Could We Have Had a Severe Recession Without the 2008 Financial Crisis?

Paul Krugman argues that it would have taken a dramatically different set of policies back in 2007 to prevent the Great Recession, and Brad DeLong argues that a much more modest set of initiatives might have sufficed. There is much to agree with in both posts. First here’s Krugman, quoted by DeLong:

What It Would Have Taken: “Think of it this way: what would a really effective set of policies be right now? First… aggressively reverse the fiscal austerity of the last few years…. Monetary policy should accommodate that boost; interest rates should not go up even if inflation goes somewhat above 2 percent. In fact, there’s an overwhelming prudential case for raising the inflation target…. Say for the sake of argument that the right policy is two years of fiscal expansion amounting to 3 percent of GDP each year, plus a permanent rise in the inflation target to 4 percent. These wouldn’t be radical moves in terms of Econ 101 — they are in fact pretty much what textbook models would suggest make sense given what we have learned about macroeconomic vulnerabilities. But they are completely outside the bounds of respectable discussion. That’s the sense in which we are “doomed” to long-term stagnation. We have met the enemy, and it’s not the economic fundamentals, it’s us.

And here’s DeLong’s reply (or more precisely the response of Brad’s Greek friends):

Thrasymakhos: Oh, Krugman’s 100% right about today…

Khremistokles: He is indeed. We are totally tracked…

Thrasymakhos: Very few members of congress or FOMC participants seem to spend any significant time talking to anybody who is not a plutocrat…

Khremistokles: But he is wrong about how aggressive and radical the needed policies back in 2007 were. As a share of GDP, the bad shopping-mall and office-tour debts of Houston, etc, in 1989 were as large as the bad mortgages of 2007…

Thrasymakhos: But back in 1989 the political power of the princes of finance was much less than in 2007…

That’s probably right, but I have trouble with DeLong’s implicit assumption is that the financial crisis caused the Great Recession. DeLong points out that the recession of 1990-91 was far milder, despite equivalent bad debt (as a share of GDP.) And that the 1990 crisis was handled better. Krugman’s comment points to one overlooked factor. In 1990 we did have a de facto 4% inflation target. The years leading up to 1990 saw Australian-level NGDP growth, if not more. So even if lending standards tightened sharply in the wake of the 1989-90 crisis, there was no possibility of hitting the zero bound. Rates fell to about 3% in the recession, still a bit higher than in Australia this time around. With no zero bound in prospect, there’d be no reason for markets to expect an NGDP collapse. Elsewhere I’ve argued that growing realization of plunging NGDP tanked the asset markets in the second half of 2008.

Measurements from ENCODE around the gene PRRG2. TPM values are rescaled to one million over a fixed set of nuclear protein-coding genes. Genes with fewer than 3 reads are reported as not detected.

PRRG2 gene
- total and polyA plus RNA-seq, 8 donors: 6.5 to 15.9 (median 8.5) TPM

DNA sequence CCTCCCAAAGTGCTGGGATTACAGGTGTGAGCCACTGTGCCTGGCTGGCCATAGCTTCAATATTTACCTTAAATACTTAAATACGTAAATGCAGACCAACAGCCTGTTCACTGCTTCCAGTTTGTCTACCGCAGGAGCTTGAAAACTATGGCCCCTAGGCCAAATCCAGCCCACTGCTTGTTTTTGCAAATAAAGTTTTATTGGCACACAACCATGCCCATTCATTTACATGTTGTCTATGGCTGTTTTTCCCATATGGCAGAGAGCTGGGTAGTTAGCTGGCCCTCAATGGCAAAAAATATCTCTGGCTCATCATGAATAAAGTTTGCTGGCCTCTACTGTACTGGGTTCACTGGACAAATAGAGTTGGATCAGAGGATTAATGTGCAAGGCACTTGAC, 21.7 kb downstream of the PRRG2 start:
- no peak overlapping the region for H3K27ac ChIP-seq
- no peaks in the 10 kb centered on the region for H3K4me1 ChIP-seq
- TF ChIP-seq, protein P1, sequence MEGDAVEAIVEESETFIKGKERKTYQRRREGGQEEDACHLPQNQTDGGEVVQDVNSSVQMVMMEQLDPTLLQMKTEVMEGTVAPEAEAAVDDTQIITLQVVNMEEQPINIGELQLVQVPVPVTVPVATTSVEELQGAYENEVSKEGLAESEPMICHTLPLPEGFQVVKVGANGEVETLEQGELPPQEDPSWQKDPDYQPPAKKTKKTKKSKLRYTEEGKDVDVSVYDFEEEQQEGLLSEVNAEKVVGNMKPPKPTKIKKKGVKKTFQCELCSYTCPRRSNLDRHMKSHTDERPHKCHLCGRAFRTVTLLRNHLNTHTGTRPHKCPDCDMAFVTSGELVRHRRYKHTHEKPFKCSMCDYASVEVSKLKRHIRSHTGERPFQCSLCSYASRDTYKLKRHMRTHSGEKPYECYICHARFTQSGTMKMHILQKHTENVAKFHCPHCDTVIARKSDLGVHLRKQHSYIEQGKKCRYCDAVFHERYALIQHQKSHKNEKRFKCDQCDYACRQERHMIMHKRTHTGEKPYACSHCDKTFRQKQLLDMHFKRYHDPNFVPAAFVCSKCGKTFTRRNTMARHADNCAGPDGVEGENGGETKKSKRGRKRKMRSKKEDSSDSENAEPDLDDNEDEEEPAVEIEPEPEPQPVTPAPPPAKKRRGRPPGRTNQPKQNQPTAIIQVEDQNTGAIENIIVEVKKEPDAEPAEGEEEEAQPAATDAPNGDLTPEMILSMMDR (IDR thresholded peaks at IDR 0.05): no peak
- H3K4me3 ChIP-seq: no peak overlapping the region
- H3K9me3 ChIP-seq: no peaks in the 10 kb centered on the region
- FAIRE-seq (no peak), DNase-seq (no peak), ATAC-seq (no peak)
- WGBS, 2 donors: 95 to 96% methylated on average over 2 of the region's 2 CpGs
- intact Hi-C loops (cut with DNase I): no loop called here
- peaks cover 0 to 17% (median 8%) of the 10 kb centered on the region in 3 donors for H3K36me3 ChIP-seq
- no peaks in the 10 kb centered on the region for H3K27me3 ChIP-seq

Even if we had managed the 2007-08 subprime crisis very well from a regulatory/resolution perspective, there is no question that banks would have tightened lending standards sharply. That effectively reduces the demand for credit. And of course house prices were plunging even before Lehman, and then we got a “secondary deflation” of house prices when NGDP plunged. It’s quite plausible that the Wicksellian equilibrium natural rate would have fallen to zero in late 2008, even with a better resolution of the banks. On the other hand if we’d gone into 2007 with Paul Volcker’s de facto 4% inflation target (a policy he now opposes), then the Great Recession would have been a 1990-style mild recession.

One area where I slightly disagree with Krugman is his focus on inflation. A 5% NGDPLT target path would have been enough, we didn’t need 4% trend inflation. Nor do we need fiscal stimulus. On the other hand the supply side fundamentals of the economy were so poor after 2008 (for reason I don’t fully understand) that 5% NGDP growth would have led to some unpleasant stagflation. So we might have gotten Krugman’s 4% inflation anyway. Indeed if my preferred policy had been adopted, it would have been widely judged a failure, partly because (as DeLong correctly pointed out) almost nobody back in 2007 envisioned a recession as severe as the one we got.

People see bad outcomes, and have trouble envisioning it could have been much worse. That’s one reason why my preferred policy was not politically feasible in 2008. But thanks to the NGDP targeting boomlet, it will be somewhat more feasible next time around. Next time people will be able to envision a worse alternative.

All stabilization policies eventually fail, just as all presidents are judged failures in their 6th year in office. The trick is to have a modest failure like Clinton or Obama, not a serious failure like FDR or Nixon. NGDPLT would have given us just that in 2008-09.

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About Scott Sumner 492 Articles

Affiliation: Bentley University

Scott Sumner has taught economics at Bentley University for the past 27 years.

He earned a BA in economics at Wisconsin and a PhD at University of Chicago.

Professor Sumner's current research topics include monetary policy targets and the Great Depression. His areas of interest are macroeconomics, monetary theory and policy, and history of economic thought.

Professor Sumner has published articles in the Journal of Political Economy, the Journal of Money, Credit and Banking, and the Bulletin of Economic Research.

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